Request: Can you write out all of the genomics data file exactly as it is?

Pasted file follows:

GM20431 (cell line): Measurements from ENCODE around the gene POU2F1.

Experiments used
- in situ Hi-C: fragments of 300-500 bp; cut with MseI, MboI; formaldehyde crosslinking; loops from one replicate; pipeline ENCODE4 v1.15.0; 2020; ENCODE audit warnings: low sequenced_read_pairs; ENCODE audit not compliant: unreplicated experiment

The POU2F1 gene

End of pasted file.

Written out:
GM20431 (cell line): Measurements from ENCODE around the gene POU2F1.

Experiments used
- in situ Hi-C: fragments of 300-500 bp; cut with MseI, MboI; formaldehyde crosslinking; loops from one replicate; pipeline ENCODE4 v1.15.0; 2020; ENCODE audit warnings: low sequenced_read_pairs; ENCODE audit not compliant: unreplicated experiment

The POU2F1 gene